The following non-exhaustive list of significant contributions to the Python community and ecosystem may help make the above criteria less abstract and provide assistance in preparing a compelling recognition statement:
- leaders of and long term contributors to PSF Working Groups
- founders of and long-term contributors to projects in the Python Packaging Authority ecosystem (e.g. PyPI, pip, setuptools, packaging.python.org)
- founders of and long-term contributors to other significant open source Python software libraries, frameworks, environments and applications
- founders and long-term organizers of local Python user community groups
- founders and long-term organizers of Python conferences
- authors of Python focused technical books and other key learning materials
- organisers of Python focused educational workshops and teaching programs
- long term moderators of community mailing lists and other communication channels
- long term curators of content on the Python wiki
as above, but for subcommunities of the Python community with a significant impact on the broader community, whether organized around a particular tool or framework (e.g. Django, NumPy), a particular problem domain (e.g. data analysis, network security, community outreach), a particular platform (e.g. Linux, Windows), or a particular region (e.g. USA, India, Europe)
Recognition statements are typically expected to be short paragraphs summarising a community member's contributions, rather than in-depth essays providing full details of their efforts. Current PSF Fellow Fabio Pliger has granted permission for his statement of recognition to be used as the basis of illustrative examples in these guidelines, so a hypothetical nomination for Fabio's recognition as a PSF Fellow might look something like:
I, Nick Coghlan, propose that Fabio Pliger be recognized as a Fellow of the Python Software Foundation, due to his significant contributions to the Python community as a co-founder of the PyCon Italia regional conference, a lead organizer for the 2011 and 2012 editions of the European Python community's flagship Python conference, EuroPython, and as a long-term contributor to international collaborative efforts amongst the European Python community.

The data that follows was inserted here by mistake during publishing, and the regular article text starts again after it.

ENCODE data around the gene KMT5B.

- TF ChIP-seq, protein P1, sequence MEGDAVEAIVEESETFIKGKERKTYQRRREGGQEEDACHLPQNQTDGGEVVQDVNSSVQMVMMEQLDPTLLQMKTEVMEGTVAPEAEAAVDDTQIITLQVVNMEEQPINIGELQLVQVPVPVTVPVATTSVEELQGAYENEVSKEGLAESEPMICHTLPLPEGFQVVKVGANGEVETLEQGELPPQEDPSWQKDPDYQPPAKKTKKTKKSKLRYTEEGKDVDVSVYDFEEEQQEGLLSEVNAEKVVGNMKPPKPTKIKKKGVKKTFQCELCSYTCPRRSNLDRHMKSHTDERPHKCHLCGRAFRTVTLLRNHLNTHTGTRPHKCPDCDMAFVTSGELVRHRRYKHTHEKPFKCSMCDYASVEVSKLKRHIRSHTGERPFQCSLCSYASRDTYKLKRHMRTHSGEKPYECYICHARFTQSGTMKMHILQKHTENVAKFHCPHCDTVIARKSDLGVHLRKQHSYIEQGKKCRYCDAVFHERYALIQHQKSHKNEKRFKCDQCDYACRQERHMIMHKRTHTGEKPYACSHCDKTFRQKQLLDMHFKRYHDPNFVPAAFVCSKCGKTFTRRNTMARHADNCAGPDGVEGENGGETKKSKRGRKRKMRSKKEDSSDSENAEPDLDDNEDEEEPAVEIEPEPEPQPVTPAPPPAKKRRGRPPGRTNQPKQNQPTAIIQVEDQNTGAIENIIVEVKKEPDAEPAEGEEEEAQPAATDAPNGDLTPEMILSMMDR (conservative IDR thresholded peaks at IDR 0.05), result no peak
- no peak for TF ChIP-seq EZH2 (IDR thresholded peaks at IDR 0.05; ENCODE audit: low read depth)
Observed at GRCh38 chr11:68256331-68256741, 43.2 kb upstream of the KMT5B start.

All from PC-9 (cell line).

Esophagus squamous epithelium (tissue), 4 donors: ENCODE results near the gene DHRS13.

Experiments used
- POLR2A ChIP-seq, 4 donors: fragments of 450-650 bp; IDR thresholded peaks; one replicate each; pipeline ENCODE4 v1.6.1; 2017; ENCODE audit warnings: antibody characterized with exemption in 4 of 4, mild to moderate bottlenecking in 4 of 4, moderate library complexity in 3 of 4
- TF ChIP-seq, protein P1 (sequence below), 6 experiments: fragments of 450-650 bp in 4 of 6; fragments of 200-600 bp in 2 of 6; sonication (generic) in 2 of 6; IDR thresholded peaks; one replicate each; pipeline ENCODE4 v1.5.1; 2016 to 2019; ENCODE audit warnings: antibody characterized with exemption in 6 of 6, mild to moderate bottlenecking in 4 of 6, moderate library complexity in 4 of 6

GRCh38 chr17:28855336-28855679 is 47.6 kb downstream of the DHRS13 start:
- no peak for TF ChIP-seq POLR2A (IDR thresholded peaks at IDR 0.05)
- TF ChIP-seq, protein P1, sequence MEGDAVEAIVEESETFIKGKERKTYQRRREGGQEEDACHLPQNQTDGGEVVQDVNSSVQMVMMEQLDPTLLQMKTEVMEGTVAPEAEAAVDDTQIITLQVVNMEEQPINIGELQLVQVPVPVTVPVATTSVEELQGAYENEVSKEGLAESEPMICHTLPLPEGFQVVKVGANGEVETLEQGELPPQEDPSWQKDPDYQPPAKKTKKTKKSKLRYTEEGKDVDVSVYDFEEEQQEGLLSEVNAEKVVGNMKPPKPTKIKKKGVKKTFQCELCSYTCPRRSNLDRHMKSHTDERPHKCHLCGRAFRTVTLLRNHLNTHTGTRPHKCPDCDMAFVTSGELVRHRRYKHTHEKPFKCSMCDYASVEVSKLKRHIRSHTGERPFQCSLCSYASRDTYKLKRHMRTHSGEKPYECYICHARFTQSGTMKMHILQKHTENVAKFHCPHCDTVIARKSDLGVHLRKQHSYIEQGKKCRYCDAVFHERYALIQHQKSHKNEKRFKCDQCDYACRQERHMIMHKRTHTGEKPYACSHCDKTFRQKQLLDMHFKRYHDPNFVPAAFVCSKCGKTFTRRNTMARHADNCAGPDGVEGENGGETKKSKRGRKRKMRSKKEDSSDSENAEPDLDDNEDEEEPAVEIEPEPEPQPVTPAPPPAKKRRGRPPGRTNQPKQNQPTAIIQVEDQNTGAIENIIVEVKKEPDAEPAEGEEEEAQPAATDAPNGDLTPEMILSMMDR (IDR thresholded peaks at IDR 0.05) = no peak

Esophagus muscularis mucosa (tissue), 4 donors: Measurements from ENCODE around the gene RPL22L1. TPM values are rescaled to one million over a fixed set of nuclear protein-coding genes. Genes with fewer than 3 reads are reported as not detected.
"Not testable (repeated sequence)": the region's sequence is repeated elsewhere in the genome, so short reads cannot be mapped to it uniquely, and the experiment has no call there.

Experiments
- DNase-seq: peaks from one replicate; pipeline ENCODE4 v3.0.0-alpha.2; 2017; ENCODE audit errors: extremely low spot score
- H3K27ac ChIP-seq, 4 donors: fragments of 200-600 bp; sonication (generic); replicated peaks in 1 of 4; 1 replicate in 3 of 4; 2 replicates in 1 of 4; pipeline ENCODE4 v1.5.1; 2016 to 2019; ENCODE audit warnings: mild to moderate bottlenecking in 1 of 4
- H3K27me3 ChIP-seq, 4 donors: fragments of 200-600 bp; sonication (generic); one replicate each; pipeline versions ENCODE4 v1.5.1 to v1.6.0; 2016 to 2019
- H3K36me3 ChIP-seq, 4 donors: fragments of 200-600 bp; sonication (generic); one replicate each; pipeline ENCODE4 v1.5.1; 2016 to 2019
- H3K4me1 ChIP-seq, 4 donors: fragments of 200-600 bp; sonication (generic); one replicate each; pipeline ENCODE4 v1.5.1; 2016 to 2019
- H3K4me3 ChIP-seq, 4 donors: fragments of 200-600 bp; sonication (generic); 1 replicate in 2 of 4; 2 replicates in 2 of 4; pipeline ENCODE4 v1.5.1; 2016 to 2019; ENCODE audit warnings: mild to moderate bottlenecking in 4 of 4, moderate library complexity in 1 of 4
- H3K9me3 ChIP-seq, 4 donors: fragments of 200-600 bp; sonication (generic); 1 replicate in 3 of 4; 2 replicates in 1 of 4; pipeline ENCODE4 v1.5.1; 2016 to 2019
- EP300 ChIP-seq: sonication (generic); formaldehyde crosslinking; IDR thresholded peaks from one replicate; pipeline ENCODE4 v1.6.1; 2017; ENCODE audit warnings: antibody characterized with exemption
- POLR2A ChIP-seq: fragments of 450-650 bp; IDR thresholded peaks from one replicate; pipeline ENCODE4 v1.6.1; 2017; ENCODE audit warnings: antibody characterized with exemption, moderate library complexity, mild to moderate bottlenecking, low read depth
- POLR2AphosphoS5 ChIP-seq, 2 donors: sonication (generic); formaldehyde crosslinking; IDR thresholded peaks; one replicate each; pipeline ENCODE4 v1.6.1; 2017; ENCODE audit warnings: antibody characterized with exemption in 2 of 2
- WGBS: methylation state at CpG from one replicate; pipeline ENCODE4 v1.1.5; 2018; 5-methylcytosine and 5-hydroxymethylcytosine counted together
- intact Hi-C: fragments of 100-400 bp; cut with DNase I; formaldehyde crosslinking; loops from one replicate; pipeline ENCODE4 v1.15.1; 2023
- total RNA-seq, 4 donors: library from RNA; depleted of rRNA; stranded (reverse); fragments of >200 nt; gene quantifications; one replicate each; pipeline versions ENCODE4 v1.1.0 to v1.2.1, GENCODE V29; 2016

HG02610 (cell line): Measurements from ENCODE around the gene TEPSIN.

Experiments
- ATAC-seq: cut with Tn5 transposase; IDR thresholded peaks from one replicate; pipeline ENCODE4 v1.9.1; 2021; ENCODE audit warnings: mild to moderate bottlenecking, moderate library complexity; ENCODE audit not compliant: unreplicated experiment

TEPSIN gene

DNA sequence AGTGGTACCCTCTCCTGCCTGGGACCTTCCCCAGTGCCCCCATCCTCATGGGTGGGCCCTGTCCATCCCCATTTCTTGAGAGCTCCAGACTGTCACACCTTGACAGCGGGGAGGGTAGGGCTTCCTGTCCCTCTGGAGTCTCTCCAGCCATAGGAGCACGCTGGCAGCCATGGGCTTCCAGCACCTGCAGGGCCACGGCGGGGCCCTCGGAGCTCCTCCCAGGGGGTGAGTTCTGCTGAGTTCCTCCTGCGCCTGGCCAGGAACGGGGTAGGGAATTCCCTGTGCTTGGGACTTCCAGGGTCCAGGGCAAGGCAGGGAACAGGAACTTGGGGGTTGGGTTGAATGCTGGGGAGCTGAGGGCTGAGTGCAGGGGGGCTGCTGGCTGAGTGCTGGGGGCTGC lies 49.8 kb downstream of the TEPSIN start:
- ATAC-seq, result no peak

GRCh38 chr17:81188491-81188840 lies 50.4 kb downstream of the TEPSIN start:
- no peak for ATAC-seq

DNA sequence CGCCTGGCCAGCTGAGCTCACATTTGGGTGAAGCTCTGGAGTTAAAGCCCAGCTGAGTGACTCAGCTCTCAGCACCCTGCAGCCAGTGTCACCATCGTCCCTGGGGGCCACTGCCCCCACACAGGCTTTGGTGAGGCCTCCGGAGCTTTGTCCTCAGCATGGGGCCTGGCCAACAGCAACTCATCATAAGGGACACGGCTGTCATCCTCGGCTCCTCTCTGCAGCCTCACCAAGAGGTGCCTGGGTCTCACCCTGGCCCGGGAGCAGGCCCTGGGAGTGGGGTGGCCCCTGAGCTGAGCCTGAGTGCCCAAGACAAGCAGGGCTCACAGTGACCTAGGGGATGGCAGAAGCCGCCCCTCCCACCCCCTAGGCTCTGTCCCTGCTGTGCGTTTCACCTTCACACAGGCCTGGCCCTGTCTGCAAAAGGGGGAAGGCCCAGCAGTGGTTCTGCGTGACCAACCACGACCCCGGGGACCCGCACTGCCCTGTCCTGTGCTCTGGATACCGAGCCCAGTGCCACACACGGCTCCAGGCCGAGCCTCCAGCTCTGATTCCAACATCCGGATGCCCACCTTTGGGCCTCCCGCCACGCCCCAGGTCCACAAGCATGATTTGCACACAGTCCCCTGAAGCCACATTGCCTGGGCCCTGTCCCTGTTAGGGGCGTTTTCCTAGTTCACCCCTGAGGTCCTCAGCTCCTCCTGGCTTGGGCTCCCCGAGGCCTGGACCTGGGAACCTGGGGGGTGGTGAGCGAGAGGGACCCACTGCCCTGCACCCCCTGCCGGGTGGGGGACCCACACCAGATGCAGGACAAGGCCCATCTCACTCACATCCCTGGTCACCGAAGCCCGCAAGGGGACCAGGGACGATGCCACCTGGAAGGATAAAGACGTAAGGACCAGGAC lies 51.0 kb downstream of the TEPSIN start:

Recognising nominated candidates as PSF Fellows
At the direction of the PSF Board, a "PSF Fellow recognition ballot" will be prepared periodically and distributed for the consideration of the PSF Voting Members. This voting process is not intended to judge the value of the contributions of candidates for recognition directly, but rather how well those contributions are described in the recognition statement provided as part of the nomination process and how well that statement aligns with the guidelines for recognition as a PSF Fellow.
If a nomination for recognition is approved by 2/3rds of the eligible Voting Members (discounting failures to vote and abstentions), then the candidate will be formally recognised as a Fellow of the Python Software Foundation, explicitly thanking them for their significant contributions to the Python community.
Continuing the above illustrative example, Fabio's formal recognition statement has been formulated as follows:
Fabio Pliger has been formally recognized as a Fellow of the Python Software Foundation, due to his significant contributions to the Python community as a co-founder of the PyCon Italia regional conference, a lead organizer for the 2011 and 2012 editions of the European Python community's flagship Python conference, EuroPython, and as a long-term contributor to international collaborative efforts amongst the European Python community.
On request, the Python Software Foundation will provide PSF Fellows with a signed letter affirming their statement of recognition. Letters of recognition may also be requested by PSF Fellows nominated as PSF Members under earlier versions of the PSF By-laws, in which case a suitable statement of recognition will be prepared based on that member's original nomination for PSF Membership, as in PSF Letter of Recognition - Fabio Pliger.pdf.
If a nomination for recognition is not approved by the eligible Voting Members, then the nominating Fellow should work with the candidate to determine appropriate next steps, which may include submitting an updated nomination for consideration in the next recognition ballot (if the issue is believed to be with the proposed recognition statement failing to adequately reflect current contributions), or identifying the candidate's preferred areas of continued contribution which may provide the basis for future recognition as a PSF Fellow.
(Note: these acknowledgements are a personal note from the proposal editor and will not form part of the final guidelines. They're included to provide additional context on the intended purpose of restructuring the previous PSF nominated membership program as a more public recognition program)
In addition to building on the structural framework established in the 2014 revision of the PSF Bylaws driven by Van Lindberg (current PSF Chairman) with the assistance of a number of other contributors, the specific drafting of these guidelines has been strongly influenced by the following recent posts on recognising community contributions: